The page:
Entomologist Simon Blanford attaches a spray nozzle onto the top of a jar of white-powdered fungus immersed in a concoction of mineral oils. He leans forward into a fume hood and applies an even coating of fungal spores onto cut-up strips of disposable coffee cups taped against the back wall.
The next morning, after the sopping wet strips have dried, Blanford, a senior research associate at Pennsylvania State University in State College, will return to put the cups back together. Then he’ll toss in a load of young Anopheles mosquitoes that have just eaten a malaria-ridden blood meal, cover the cups with a mesh lining, and wait. One week later, the vast majority of the mosquitoes will die, victims of the fungus that rubbed off on their bodies from the coated cups. At least, Blanford wants it to be 1 week later, which is just short...
Malaria kills around a million people each year, and mosquitoes have developed resistance to nearly every chemical that public health officials have thrown at them. This has rendered most existing insecticides ineffective, so new practical alternatives are critically needed. With the fungus, “we’ve got a product that can break resistance to insecticide now but will also work in the long run,” says Andrew Read, a Penn State evolutionary biologist who is spearheading the project with his collaborator, ecological entomologist Matthew Thomas. Other scientists are trying to achieve the same feat—a new malaria treatment that also discourages resistance—using other biological control agents, such as a bacterium that shortens its host’s life, and through genetic engineering. “If you design the thing right from scratch you only need one product and it should last forever,” says Thomas.
But many scientists are less enthusiastic. Judging from past failures, they dismiss the Penn State researchers’ plans as lofty pipe dreams. Plus, to make this goal a reality, the scientists would have to release these “biopesticides” worldwide, raising red flags about feasibility issues and potential risks.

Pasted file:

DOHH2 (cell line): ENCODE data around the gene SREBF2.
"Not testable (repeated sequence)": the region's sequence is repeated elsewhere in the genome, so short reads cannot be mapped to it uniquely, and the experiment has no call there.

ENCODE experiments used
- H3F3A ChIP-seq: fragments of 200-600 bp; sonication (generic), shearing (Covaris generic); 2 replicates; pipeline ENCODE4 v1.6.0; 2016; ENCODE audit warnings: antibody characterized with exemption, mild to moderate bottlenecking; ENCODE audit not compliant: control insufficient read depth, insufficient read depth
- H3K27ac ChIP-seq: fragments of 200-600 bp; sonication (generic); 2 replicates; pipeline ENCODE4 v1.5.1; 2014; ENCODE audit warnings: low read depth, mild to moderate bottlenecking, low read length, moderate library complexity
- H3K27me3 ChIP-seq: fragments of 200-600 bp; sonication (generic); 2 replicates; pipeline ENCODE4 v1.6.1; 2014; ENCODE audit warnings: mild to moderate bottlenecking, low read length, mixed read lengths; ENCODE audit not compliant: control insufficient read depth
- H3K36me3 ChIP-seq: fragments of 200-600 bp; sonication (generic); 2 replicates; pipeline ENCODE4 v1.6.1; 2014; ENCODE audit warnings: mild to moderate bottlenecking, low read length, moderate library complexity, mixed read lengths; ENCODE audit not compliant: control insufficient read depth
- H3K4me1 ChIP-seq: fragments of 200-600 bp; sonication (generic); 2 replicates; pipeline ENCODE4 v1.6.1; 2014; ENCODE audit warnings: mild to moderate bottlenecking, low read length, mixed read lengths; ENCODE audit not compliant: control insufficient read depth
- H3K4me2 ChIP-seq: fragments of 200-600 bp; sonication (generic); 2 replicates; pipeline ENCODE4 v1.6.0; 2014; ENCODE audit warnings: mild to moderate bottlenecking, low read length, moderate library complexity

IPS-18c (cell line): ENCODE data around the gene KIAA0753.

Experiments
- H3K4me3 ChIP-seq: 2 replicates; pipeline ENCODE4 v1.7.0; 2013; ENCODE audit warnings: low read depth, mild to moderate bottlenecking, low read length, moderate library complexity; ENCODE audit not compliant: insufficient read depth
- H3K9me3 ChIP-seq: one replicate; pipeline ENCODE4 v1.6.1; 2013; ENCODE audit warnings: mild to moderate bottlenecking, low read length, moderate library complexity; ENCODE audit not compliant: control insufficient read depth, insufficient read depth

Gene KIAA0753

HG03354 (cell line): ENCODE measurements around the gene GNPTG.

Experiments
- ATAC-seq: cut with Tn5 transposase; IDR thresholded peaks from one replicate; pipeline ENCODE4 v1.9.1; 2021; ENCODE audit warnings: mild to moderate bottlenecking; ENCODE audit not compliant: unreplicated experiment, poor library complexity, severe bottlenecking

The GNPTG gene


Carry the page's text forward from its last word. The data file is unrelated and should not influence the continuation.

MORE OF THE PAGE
But it’s precisely the fact that this project is far-reaching and different that makes it exciting, says Thomas. “It is radical thinking,” he says. “It could be life changing. I genuinely think this will work.”
Seven years ago, Read and Thomas, then both working in the United Kingdom, began investigating ways of using fungal species purely as a cheap, green alternative to chemical pesticides for malaria control, not as any fundamentally new approach that would halt resistance. Previously, Thomas and his wife, mycologist Nina Jenkins, were part of an international team that had developed a commercially available fungal product to target locusts and grasshoppers. “So having done all that,” says Thomas, “we figured it’d be much easier to do it a second time.”
One of the problems with fungal-based control agents, however, is that they don’t kill insects right away. This is a sticking point with crop-eating pests, but “with malaria it doesn’t matter,” Thomas says, because mosquitoes take a while to become infectious.
After an Anopheles mosquito bites someone carrying malaria, the Plasmodium parasite responsible for the disease traverses the lining of the mosquito’s gut and starts multiplying. Many rounds of replication follow before the Plasmodium progeny migrate to the mosquito’s salivary glands. Only then can the mosquito infect another host. Importantly, this whole process takes between 10 to 14 days, so as long as the fungus kills the infected insects within that crucial 2-week window, it should effectively block malaria transmission.
In 2005, Read and Thomas showed that this could work. Using a rodent malaria model, they found that treating ice cream tubs (they’ve since switched to cheaper coffee cups) with the fungal pathogen Beauveria bassiana killed more than 90% of mosquitoes within 14 days, and reduced the number of insects able to transmit malaria by a factor of 80. 1 At the same time, Bart Knols, a medical entomologist now at the University of Amsterdam, found that a fungal killer could be delivered in the field. His team hung cloths impregnated with Metarhizium anisopliae spores on the ceilings of five traditional houses in a rural Tanzanian village. After 3 weeks, Knols and his colleagues collected mosquitoes and found that 23% of Anopheles gambiae females—the mosquitoes that transmit most human cases of malaria—became infected and died several days earlier than uninfected controls. 2 “This could have a massive impact on the transmission of the disease,” says Knols, also the managing director of K&S Consulting, a firm he cofounded that advises on infectious disease control.
A couple of years later, Read and Thomas finally realized the biggest advantage of the approach. They were preparing a review article focused on fungal pesticides for malaria control when “it dawned on us that actually maybe this [fungus] was not going to be imposing very strong selection for resistance just because of its late-life action,” Read says. After the mosquito is exposed to the fungus, it lives for up to 2 weeks—enough time for two to six cycles of mosquito egg production—which means the doomed animals could comfortably reproduce, and there would be little reproductive advantage for insects that developed resistance to the fungus.